Virginia braces for gun-rights rally that the governor fears could turn violent

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Barriers are set up at the Virginia State Capitol in Richmond on Saturday, Jan. 18, 2019, in anticipation of a rally by a large number of gun-rights backers on Monday. An unprecedented show of force by gun-rights activists is expected on Monday in Virginia. They are angry over the state’s new Democratic majority leadership and its plans to enact a slew of gun restrictions. Thousands of gun activists are expected to turn out. Second Amendment groups have identified the state as a rallying point for the fight against what they see as a national erosion of gun rights. (Joe Mahoney/Richmond Times-Dispatch via AP)

Thousands of gun-rights advocates plan to descend on Virginia’s state capital on Monday for “Lobby Day” to oppose legislation that would restrict access to firearms in the state.

But the commonwealth is bracing for extremist and white nationalist groups to travel to Richmond on Martin Luther King Jr. Day and disrupt the peaceful demonstrations with violence and riots — reminiscent of the 2017 white supremacist rally in Charlottesville.

According to Virginia Gov. Ralph Northam, law enforcement had learned of credible threats of violence surrounding Monday’s rally, made from mainstream and alternative dark web channels used by violent groups and white nationalists outside of Virginia.

That led the Democratic governor to issue a temporary state of emergency last week through Tuesday, banning open and concealed firearms and other weapons from the state Capitol grounds.

When announcing the ban on Wednesday, Northam said he hoped to prevent incidents like the violence that erupted three years ago at the white supremacist rally in Charlottesville, which left one counter protester dead and several others injured.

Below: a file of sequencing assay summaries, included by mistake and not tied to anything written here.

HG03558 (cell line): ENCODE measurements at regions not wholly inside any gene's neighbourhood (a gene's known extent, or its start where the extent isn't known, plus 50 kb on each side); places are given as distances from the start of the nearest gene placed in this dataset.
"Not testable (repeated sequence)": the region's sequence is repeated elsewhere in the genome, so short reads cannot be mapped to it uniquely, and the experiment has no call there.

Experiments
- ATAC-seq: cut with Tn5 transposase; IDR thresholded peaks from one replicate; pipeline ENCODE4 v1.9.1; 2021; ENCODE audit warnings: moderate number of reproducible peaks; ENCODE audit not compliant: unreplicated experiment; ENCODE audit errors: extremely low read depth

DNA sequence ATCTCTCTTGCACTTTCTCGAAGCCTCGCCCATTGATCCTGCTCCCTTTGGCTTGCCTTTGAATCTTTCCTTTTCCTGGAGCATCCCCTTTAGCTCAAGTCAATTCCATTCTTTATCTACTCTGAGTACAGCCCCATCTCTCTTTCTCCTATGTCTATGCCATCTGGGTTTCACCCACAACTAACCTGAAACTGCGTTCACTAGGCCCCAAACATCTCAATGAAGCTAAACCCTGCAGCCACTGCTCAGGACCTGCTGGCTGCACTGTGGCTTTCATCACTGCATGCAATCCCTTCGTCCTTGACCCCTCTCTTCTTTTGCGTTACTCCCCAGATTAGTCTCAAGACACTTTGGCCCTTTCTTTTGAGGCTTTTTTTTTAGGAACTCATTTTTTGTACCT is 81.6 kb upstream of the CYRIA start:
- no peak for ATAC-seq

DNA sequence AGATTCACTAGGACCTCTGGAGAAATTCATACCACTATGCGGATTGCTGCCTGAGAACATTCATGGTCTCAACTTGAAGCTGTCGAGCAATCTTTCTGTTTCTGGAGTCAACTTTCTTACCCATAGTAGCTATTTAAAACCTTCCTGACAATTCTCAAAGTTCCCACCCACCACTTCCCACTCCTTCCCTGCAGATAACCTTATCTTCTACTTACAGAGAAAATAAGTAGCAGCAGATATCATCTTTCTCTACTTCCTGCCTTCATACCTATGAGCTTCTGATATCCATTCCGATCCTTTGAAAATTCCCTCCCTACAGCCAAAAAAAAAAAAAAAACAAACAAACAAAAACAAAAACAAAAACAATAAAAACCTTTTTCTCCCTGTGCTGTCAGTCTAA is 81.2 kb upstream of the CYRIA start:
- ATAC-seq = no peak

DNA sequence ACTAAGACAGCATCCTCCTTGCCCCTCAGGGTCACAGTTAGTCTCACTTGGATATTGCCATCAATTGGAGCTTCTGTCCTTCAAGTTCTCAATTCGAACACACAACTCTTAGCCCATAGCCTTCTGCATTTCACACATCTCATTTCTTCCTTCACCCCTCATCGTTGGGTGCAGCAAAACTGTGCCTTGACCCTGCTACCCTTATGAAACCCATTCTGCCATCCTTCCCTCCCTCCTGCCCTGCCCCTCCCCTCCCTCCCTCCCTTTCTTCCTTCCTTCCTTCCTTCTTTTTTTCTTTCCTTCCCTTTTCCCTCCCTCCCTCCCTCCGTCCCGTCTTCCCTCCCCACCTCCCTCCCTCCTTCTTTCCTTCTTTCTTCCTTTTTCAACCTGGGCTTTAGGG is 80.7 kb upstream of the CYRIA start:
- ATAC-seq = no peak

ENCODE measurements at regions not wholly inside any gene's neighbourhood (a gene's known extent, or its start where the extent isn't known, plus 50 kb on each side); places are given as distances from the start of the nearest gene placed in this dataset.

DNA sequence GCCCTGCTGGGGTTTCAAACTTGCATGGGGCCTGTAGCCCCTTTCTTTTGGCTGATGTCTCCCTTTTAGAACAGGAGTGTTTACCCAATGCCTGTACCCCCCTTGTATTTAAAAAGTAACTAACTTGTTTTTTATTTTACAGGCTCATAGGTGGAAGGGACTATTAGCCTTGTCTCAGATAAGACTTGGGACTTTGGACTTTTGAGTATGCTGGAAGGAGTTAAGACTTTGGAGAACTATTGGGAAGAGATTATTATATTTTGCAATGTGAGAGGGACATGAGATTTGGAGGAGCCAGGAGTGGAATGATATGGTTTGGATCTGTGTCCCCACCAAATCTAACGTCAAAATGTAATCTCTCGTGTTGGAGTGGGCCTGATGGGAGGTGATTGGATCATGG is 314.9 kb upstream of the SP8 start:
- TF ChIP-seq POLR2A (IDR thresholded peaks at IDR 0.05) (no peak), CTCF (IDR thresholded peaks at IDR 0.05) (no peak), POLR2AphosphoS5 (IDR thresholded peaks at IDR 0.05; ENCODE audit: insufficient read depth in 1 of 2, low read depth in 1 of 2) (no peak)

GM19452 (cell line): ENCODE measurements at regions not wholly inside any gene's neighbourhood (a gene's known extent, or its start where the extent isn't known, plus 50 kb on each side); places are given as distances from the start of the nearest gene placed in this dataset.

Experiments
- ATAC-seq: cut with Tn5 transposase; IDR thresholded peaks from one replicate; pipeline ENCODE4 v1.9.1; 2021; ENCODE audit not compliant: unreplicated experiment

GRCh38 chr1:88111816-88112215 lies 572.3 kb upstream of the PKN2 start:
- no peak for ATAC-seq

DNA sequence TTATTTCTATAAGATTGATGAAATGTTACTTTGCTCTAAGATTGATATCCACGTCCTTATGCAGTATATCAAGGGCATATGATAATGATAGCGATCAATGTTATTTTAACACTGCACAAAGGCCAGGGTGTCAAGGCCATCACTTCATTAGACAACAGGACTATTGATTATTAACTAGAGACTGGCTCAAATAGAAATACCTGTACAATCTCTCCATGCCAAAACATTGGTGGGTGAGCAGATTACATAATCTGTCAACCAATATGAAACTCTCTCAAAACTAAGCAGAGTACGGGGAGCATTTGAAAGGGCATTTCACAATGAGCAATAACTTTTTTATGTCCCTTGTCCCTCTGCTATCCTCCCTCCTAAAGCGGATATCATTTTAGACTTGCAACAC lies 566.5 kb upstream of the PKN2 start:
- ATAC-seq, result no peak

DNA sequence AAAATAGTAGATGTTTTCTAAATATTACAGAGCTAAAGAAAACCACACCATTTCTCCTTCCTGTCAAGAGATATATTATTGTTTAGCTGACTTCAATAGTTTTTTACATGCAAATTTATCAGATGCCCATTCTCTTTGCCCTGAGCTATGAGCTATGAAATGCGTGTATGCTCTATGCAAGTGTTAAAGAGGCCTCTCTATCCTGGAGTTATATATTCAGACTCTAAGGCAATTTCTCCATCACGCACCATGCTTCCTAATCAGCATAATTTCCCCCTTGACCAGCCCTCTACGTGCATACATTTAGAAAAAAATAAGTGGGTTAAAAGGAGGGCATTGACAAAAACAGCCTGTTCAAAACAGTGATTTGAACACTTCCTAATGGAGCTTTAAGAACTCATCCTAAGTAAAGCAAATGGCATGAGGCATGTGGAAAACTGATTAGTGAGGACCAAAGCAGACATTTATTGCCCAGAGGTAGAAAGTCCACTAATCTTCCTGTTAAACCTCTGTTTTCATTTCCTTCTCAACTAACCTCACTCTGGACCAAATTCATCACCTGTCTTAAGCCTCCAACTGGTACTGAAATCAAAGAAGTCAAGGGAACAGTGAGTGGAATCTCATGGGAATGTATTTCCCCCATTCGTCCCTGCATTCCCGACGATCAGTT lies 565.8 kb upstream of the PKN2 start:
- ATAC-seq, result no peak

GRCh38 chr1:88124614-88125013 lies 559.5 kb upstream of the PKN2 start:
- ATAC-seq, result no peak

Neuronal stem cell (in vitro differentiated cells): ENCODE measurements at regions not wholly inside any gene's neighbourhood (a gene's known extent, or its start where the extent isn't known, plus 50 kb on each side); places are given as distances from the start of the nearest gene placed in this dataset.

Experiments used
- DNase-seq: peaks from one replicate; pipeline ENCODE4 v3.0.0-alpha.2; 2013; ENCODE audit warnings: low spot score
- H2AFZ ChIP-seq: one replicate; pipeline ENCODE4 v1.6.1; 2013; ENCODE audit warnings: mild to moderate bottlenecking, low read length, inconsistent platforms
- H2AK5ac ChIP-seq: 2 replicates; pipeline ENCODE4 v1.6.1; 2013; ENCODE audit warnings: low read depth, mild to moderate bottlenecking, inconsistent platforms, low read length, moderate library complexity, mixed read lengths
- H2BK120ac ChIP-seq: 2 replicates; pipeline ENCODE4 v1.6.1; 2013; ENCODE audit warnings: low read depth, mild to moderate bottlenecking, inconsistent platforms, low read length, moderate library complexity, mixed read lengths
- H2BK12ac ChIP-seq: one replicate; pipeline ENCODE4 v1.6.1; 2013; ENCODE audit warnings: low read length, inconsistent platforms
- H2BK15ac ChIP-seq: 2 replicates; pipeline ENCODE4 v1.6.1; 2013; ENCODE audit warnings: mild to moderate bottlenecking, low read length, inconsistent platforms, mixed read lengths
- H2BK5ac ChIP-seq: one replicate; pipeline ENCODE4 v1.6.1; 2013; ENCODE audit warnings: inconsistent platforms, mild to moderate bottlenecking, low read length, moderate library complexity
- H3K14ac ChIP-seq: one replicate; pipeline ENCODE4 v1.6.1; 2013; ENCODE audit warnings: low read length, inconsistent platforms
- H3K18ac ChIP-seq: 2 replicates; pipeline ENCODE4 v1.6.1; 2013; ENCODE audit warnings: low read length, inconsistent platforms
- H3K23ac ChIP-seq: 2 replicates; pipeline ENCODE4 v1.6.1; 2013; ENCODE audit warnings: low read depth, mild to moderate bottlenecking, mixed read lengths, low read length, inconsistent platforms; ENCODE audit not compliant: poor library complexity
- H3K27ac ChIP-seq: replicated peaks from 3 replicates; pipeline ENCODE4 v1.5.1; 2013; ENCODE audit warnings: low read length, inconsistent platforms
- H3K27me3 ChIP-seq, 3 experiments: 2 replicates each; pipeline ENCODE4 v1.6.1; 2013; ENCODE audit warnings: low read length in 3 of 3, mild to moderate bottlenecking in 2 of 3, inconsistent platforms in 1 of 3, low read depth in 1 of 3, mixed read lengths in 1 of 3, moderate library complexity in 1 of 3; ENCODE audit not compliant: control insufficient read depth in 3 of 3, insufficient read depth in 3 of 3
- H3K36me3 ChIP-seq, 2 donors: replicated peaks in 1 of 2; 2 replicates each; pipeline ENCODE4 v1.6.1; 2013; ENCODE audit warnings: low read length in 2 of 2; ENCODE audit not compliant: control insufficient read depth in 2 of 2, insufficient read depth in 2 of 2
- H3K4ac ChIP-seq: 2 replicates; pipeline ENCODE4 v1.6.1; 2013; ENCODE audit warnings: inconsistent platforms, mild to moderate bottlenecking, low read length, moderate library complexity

On Thursday, the FBI arrested three alleged members of a white supremacist group, including two men accused of possessing a machine gun, over 1,000 rounds of ammunition and body armor parts.

Virginia House Republican Leader Todd Gilbert said in a statement Saturday that despite differences with the Democrats, both groups are “united in opposition to any threats of violence or civil unrest from any quarter” and that any group that comes to Richmond to “spread white supremacist garbage, or any other form of hate, violence, or civil unrest isn’t welcome here.”

Right to gun ownership for ‘law abiding citizens’

The gun rights group — the Virginia Citizens Defense League — organizing protests on so-called Lobby Day say their demonstrations will be peaceful and intend to draw to “Second Amendment sanctuaries,” or what they refer to as localities that vow not to enforce “unconstitutional” gun laws.

One of the scheduled speakers invited by VCDL includes Stephen Willeford, the man who shot and chased the shooter in the Sutherland Springs, Texas, church massacre in 2017.

The group’s president, Philip Van Cleave, previously told CNN that they’ve been attending Lobby Day since 2003 to advocate for guns rights by “law abiding citizens,” and the “grassroots” effort hasn’t had any incidents of violence.

Northam’s executive order was quickly challenged in court by VCDL, the Gun Owners of America and three private individuals, who argued that the ban violated their rights under the First and Second Amendments. A judge upheld the governor’s temporary ban on Thursday, leading them to file an appeal with Virginia’s Supreme Court. On Friday, the Supreme Court of Virginia refused their petition, leaving Northam’s ban in effect.

Following a mass shooting at a Virginia Beach municipal building last year, Northam called for a special session to debate gun control, but it was adjourned by Republicans without action.

But since winning control of the state legislature in November, Democrats have more successfully advanced gun control measures in the 2020 legislative session.

The Virginia Senate, along party lines, approved several gun measures last week, including background checks for private firearm transfers, limiting gun purchases to one handgun a month and allowing localities to ban firearms in public during a permitted event.

The bills now head to the Virginia House of Delegates.

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